For Immediate Release:
November 23, 2015
Governor Scott’s Florida First Budget Aims to Make Florida First in Child Protection and Mental Health Services Coordination
TALLAHASSEE — Governor Rick Scott’s proposed Florida First budget increases funding to the Department of Children and Families (DCF) by $107 million to improve child safety, eliminate preventable child fatalities, and coordinate the state’s substance abuse and mental health services. DCF’s total funding in the Florida First budget is $3 billion. This funding will also support the efforts outlined in Executive Order 15-175 that Governor Scott issued this September to better coordinate mental healthcare services across Florida.
Governor Scott said, “As a father and a grandfather, protecting Florida’s children is a serious priority. We must constantly ask ourselves what we can do to make sure every child is safe, and our investments at DCF will provide the necessary tools to help meet that goal. It is also clear that we must change Florida’s fragmented mental healthcare system, and we must do more to offer care to individuals in their own communities instead of state institutions. Florida has taken great strides in protecting our vulnerable populations, and I look forward to continuing to work with DCF to provide a stronger safety net for all of our children and families.”
DCF Secretary Mike Carroll said, “We are working hard every day to make Florida the safest state in the nation for all vulnerable populations, especially children and those with behavioral health issues. The Governor’s recommended budget will improve DCF’s capacity to make a difference in the lives of struggling Floridians by ensuring they receive the right amount and types of services they need to pursue safe, healthy and independent lives.”
The Florida First budget includes:
- $22.9 Million for Children’s Safety in the Child Welfare System, including:
- $14.8 million for an additional 272 case management workers through community-based care lead agencies (CBCs) to reduce caseloads and enhance case managers’ ability to focus on the safety and well-being of Florida’s children.
- $8 million to increase the availability of safety services for families whose children are at risk of being removed from their homes.
- $19 Million for Behavioral Health Services Coordination, including:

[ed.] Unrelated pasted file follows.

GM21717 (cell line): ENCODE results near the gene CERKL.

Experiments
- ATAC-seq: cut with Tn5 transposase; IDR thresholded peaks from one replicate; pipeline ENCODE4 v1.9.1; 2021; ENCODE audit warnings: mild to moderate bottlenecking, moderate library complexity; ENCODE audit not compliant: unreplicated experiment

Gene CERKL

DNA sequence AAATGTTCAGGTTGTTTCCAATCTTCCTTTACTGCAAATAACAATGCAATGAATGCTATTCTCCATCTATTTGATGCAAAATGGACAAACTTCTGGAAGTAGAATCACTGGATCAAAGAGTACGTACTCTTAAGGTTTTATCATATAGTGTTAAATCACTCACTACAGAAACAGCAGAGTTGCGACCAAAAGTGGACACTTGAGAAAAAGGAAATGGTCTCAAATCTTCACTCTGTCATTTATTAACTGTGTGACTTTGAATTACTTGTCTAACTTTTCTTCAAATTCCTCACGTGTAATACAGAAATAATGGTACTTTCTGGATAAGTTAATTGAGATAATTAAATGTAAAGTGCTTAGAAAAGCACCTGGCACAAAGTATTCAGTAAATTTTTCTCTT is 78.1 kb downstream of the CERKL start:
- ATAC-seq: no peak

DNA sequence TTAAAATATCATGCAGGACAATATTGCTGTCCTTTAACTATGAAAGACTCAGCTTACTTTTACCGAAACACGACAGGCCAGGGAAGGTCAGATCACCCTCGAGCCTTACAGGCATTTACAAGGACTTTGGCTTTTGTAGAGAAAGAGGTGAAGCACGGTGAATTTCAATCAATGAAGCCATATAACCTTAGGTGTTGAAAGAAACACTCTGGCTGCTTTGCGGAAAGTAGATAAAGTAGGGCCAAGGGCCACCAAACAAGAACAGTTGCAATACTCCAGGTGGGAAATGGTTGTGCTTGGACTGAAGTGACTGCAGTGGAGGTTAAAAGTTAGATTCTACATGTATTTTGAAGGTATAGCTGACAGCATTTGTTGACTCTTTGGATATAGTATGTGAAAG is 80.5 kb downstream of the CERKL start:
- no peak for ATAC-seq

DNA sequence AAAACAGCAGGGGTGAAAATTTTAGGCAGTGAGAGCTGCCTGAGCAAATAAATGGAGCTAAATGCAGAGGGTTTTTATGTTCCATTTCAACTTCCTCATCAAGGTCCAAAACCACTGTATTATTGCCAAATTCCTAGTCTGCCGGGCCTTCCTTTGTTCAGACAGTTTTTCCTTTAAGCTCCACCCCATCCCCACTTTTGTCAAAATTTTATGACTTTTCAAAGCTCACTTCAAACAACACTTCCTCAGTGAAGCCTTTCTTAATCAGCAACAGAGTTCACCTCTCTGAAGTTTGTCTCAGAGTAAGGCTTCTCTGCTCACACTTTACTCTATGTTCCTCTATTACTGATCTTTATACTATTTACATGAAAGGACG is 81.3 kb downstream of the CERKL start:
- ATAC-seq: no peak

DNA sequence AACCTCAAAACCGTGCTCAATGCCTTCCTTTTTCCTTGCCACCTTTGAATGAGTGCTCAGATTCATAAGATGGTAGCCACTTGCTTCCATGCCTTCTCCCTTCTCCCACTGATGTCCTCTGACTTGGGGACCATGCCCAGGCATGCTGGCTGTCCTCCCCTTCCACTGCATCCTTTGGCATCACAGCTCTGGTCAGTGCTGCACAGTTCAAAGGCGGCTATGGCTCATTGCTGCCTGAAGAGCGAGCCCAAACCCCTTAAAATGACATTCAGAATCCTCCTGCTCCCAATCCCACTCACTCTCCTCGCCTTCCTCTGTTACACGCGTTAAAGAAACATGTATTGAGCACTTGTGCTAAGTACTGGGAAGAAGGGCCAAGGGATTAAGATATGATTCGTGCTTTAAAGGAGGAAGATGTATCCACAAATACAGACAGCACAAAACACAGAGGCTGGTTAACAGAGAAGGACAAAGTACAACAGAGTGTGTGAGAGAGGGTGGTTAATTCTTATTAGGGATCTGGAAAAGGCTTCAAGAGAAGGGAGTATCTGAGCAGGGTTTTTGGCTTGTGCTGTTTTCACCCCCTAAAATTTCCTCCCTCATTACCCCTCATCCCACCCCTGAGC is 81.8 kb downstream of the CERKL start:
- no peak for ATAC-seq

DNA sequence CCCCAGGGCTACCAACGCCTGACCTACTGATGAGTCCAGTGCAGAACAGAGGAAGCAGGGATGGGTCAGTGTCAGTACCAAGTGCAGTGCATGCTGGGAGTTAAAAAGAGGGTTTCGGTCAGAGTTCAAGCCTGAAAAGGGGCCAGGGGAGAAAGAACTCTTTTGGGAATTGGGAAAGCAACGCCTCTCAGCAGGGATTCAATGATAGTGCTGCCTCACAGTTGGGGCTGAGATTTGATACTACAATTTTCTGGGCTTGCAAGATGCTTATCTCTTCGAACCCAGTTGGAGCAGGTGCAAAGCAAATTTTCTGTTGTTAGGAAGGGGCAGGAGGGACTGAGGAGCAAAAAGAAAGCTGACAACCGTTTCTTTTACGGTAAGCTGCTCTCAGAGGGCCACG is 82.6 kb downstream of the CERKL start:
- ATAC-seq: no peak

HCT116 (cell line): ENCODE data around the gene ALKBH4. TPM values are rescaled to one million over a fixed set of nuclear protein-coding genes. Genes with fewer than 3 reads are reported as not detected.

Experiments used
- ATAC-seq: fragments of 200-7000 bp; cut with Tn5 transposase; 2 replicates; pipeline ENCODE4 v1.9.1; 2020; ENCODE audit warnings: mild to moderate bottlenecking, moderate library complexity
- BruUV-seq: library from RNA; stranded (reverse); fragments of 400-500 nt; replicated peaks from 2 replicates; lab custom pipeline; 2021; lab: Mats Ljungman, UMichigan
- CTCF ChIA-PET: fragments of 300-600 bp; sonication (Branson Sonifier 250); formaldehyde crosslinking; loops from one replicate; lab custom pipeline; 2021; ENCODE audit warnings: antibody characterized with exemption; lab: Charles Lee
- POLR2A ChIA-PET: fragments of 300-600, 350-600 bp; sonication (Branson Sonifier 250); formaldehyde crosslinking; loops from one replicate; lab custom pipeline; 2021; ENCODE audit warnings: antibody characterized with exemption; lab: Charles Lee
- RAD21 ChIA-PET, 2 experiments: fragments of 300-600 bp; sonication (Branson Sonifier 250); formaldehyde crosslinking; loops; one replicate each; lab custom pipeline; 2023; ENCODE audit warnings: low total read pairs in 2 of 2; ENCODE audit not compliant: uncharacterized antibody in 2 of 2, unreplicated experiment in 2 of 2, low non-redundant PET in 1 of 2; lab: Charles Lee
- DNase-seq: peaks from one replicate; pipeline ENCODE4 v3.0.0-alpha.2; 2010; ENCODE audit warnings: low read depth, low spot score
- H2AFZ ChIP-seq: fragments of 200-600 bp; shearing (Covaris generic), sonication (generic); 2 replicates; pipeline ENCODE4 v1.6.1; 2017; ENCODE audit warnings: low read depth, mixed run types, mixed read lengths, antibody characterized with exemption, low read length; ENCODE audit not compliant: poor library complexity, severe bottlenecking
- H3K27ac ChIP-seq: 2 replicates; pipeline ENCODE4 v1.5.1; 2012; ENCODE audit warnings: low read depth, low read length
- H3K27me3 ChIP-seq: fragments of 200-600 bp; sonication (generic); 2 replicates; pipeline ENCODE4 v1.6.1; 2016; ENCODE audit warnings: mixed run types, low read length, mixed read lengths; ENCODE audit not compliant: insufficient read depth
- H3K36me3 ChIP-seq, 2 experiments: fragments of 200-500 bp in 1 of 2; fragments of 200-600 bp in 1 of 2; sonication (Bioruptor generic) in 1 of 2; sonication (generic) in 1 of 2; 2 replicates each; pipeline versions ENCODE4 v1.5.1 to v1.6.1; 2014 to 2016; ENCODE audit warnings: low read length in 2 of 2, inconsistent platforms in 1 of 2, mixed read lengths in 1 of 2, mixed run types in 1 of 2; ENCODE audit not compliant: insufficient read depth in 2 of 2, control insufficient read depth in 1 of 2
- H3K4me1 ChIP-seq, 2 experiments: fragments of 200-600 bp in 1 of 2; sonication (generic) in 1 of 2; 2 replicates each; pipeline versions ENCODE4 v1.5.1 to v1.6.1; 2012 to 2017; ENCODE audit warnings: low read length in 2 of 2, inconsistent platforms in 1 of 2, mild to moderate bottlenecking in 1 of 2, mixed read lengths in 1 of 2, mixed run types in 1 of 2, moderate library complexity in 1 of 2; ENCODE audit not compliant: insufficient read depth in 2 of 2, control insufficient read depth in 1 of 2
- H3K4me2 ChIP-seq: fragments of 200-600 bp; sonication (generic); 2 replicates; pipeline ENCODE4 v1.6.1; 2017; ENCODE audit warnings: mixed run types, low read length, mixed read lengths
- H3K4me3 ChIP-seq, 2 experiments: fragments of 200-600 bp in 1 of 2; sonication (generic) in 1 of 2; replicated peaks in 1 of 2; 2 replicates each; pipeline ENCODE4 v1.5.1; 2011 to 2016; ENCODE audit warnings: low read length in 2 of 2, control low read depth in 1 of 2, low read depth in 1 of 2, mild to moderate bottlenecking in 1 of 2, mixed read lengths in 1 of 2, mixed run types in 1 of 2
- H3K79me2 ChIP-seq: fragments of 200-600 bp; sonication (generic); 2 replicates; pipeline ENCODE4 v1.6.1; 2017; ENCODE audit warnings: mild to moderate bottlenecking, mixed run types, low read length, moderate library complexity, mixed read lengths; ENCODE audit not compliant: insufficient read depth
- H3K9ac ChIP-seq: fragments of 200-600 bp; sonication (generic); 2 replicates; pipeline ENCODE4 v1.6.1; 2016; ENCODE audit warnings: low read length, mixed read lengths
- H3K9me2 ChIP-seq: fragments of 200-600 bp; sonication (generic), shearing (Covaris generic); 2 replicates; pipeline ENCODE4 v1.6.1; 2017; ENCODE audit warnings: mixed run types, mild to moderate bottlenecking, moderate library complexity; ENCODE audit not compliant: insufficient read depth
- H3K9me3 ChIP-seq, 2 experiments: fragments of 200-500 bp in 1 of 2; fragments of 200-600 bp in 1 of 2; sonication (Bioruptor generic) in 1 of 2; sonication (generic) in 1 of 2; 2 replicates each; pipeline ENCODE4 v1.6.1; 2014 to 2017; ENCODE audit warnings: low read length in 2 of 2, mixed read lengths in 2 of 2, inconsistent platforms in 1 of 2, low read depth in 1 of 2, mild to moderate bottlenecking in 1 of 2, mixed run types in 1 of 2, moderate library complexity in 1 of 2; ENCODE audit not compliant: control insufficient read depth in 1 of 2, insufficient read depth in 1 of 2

- $12.8 million for Community Behavioral Health Services to support individuals with mental health needs in their communities and help transition individuals residing in institutions back into their own communities.
- $3.7 million for five additional Community Action Treatment (CAT) teams to provide comprehensive treatment to youth with significant behavioral health needs and their families to avoid costly out-of-home placement.
- $2.8 million for Family Intensive Treatment (FIT) teams in six additional counties that have high numbers of verified abuse and neglect reports related to substance abuse. FIT teams provide intensive, team-based, family-focused services to families in the child welfare system with parental substance abuse.
- Additional budget highlights include:
- $3.1 million for safety and technology enhancements within the state mental health treatment facilities.
- $1.9 million to enhance the Healthy Families program so higher level services, such as in-home therapeutic counseling, can be provided to families most at risk.
- $1.7 million to expand services to adolescent victims of human trafficking.
Shawn Salamida, Vice Chair of the Florida Coalition for Children (FCC) and CEO of FamiliesFirst Network, said, “Governor Scott’s strong support will put more case managers in the field and into the homes of families in need across the state. Providing resources to better match services with families' needs is crucial to the success and stability of those we serve.”
Mike Hansen, President of the Florida Council for Community Mental Health, said, “We are excited about the Governor and Secretary Carroll’s commitment to mental health treatment to provide the highest level of service to those with behavioral health needs. The Florida First budget supports the mental health community so individuals have the right services in their own communities to get the help they need.”
Mark Fontaine, Executive Director of the Florida Alcohol and Drug Abuse Association, said, “Substance abuse affects families across the state. Children are better served and their safety is protected when parents receive the treatment and support they need. Governor Scott’s budget provides additional FIT teams to address the need for comprehensive substance abuse treatment for Florida families.”
Patricia Babcock, Interim Director, Florida Institute of Child Welfare, said, “I thank Governor Scott for his support of additional caseworkers. By reducing caseloads, caseworkers can have more time to dedicate to the families they work with and make meaningful strides in their work to serve children and rebuild families.”
Jennifer Ohlsen, Executive Director of Healthy Families Florida, said, "Governor Scott recognizes that Florida is home to a growing number of families facing extraordinary challenges to providing the safe and stimulating environments children need for healthy growth and development. The additional funding he's proposed for Healthy Families Florida will provide more high-risk families with access to the support and coaching services they want and need to learn positive parenting practices. This program is a critical first line of defense against child abuse and neglect and is also proven to improve maternal and child health and increase family self-sufficiency."
To view the complete budget recommendations from Governor Scott, please go to www.floridafirstbudget.com/HomeFY17.htm.
For more information on the Florida Department of Children and Families, visit www.MyFLFamilies.com.
Contact: Michelle Glady, DCF Press Secretary, 850-717-4450